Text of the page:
The Beatles were so right. All we really need is love. More love. And more love still.

Friday, December 14, 2012

The Spirit Is in the Oil

The rabbis in the Talmud tell us that the Maccabees were unable to obtain a solid gold menorah for the Temple after the desecration. They lacked the means to acquire such an expensive menorah, so, instead, they constructed a simple one out of iron rods plated with tin.

Why was there a miracle for the oil but none for the menorah itself?

If the Maccabees were able to find the cruse of oil, why didn’t they also find the gold menorah inside the Temple’s spaciousness?

The menorah corresponds to the material state of the Jewish people. It is a vessel for holding the oil. The olive oil, on the other hand, is a metaphor for the nation's inner spirit.

It is preferable that the external vessel be aesthetically beautiful, but there are times when the physical reality is harsh and displeasing. During such times, we make do with what we have, even if it means lighting with a menorah improvised out of iron rods.

The spirit is the oil that nourishes a rich inner flame.

The miracle occurred, not with the menorah, but with the oil.

We may suffer physical hardships and even deprivations, but our spiritual life should always pursue the clear pure path of our everyday inner light.

Chag urim sameach (Enjoy the lights and be joyous!),

Friday, December 7, 2012

A Eulogy for the Survivors

I knew him only in death. His son spoke about his father at the burial. A man of courage.

A survivor of the Nazi camps. A veteran of the United States Marines. A voice for tolerance and humanity. A father and grandfather. A man of convictions. A person who took risks for the sake of others. He feared and he feared not.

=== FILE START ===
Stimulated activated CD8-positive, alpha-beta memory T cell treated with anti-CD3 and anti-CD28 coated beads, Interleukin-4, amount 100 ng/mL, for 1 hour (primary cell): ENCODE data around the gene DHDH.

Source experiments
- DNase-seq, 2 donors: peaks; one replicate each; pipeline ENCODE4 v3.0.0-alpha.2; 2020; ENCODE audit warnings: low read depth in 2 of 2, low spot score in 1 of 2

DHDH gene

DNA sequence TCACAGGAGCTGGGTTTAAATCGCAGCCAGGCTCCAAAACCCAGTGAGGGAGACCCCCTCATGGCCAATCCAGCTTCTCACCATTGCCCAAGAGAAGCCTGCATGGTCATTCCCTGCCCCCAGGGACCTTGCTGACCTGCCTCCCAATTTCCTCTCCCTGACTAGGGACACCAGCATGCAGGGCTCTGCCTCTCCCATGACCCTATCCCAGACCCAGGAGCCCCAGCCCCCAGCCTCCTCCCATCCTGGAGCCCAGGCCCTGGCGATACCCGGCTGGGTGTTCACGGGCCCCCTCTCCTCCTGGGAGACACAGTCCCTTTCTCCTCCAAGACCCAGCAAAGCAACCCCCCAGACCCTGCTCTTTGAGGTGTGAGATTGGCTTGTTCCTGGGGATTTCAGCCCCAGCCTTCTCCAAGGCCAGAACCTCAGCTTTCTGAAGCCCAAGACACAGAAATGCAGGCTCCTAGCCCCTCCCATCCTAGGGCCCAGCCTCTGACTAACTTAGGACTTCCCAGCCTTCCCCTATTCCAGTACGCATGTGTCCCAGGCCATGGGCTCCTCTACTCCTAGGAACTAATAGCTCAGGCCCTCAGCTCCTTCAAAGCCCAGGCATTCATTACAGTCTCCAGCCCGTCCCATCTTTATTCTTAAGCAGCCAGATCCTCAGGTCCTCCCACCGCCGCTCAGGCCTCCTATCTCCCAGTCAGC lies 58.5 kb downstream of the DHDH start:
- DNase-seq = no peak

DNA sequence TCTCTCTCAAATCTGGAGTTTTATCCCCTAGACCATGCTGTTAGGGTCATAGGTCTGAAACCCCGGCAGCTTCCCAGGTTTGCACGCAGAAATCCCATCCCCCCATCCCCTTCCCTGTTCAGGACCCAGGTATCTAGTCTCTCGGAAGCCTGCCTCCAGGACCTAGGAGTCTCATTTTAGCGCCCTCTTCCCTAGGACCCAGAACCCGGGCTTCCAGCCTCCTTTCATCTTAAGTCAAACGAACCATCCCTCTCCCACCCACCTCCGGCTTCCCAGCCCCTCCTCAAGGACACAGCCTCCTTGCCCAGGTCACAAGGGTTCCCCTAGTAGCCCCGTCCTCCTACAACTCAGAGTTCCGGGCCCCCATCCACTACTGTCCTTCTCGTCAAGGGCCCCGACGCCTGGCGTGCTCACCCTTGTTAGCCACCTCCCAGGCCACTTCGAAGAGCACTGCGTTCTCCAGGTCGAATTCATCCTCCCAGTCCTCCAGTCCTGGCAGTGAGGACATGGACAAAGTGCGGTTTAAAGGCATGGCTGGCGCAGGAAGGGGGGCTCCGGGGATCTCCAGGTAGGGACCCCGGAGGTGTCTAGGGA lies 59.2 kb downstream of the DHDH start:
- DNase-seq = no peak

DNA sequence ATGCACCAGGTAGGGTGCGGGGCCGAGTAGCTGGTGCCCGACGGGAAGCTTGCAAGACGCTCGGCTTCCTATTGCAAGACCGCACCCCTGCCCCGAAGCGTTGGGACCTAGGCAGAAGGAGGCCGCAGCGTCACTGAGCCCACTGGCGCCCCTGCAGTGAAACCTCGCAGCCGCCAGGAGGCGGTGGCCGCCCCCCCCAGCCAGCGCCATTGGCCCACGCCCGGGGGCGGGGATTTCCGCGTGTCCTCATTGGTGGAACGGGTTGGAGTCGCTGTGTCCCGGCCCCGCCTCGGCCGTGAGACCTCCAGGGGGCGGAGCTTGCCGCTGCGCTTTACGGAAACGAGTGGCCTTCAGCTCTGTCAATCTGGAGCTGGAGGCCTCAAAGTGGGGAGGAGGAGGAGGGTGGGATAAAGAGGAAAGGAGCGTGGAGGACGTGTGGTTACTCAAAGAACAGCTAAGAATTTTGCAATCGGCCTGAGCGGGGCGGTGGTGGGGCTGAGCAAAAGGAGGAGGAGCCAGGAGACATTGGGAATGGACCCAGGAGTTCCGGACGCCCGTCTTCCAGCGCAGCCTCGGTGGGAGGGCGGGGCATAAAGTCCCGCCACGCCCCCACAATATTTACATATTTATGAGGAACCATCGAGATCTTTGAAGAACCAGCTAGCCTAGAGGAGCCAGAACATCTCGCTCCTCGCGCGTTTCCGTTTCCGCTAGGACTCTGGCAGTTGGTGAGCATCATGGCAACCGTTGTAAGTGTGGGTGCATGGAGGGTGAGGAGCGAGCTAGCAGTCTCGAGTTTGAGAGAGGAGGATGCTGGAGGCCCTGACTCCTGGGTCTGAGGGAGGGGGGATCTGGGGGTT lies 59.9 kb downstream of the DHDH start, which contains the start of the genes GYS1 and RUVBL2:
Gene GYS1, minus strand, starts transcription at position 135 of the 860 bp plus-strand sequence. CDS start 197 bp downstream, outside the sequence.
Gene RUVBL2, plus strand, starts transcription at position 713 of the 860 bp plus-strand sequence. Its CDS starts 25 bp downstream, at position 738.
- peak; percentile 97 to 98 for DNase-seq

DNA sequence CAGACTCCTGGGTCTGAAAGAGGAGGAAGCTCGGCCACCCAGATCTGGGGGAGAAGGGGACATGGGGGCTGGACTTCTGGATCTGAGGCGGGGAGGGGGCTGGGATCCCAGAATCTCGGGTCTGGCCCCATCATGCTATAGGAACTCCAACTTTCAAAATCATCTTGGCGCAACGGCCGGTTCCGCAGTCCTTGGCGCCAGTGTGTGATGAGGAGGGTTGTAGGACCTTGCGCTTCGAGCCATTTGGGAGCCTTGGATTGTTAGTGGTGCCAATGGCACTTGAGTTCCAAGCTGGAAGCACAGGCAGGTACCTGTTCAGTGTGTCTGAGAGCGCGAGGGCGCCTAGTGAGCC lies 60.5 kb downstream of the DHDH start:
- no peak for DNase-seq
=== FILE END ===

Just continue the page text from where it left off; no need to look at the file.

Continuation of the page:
I knew him only in death. But I knew him and so many like him.

They lived and struggled to make their lives matter. Today and tomorrow, one by one they are being buried in our cemeteries across the world. They bore witness and we bear their legacy. They spoke the awful truth, and we continue to defend their honor.

I knew him only in death. And I will know him in life eternal.

May their memories be a blessing.

Rosh Chodesh Tevet and the Sixth Day of Chanukah: In solidarity with the Women of the Wall, we will pray during the morning service at Adas Israel Congregation in Washington, D.C. (2850 Quebec St NW), on Friday, December 14, at 7:30 a.m. Please come and bring a friend to chant the shema with us in support of religious freedom. I look forward to seeing you there.

Sunday, December 2, 2012

Emergence and Convergence

Emerging from a deep meditation is like awakening from a sweet dream where love and compassion and lovingkindness meet to form a blanket of bliss. I breathe in contentment, and it becomes my aromatherapy for a few hours. The toxins and negativity in my life are pushed down into a invisible place where one has to struggle with the key to open the downstairs door. I would rather not investigate the depth of that dreariness.

Instead, all I want to do when I emerge from a deep meditation is to converge with all my best emotions and intentions. I have been rewired, and all the sparks and lights are on fire with passion and purpose.

Chanukah begins the night of December 8. Let's bring on the light!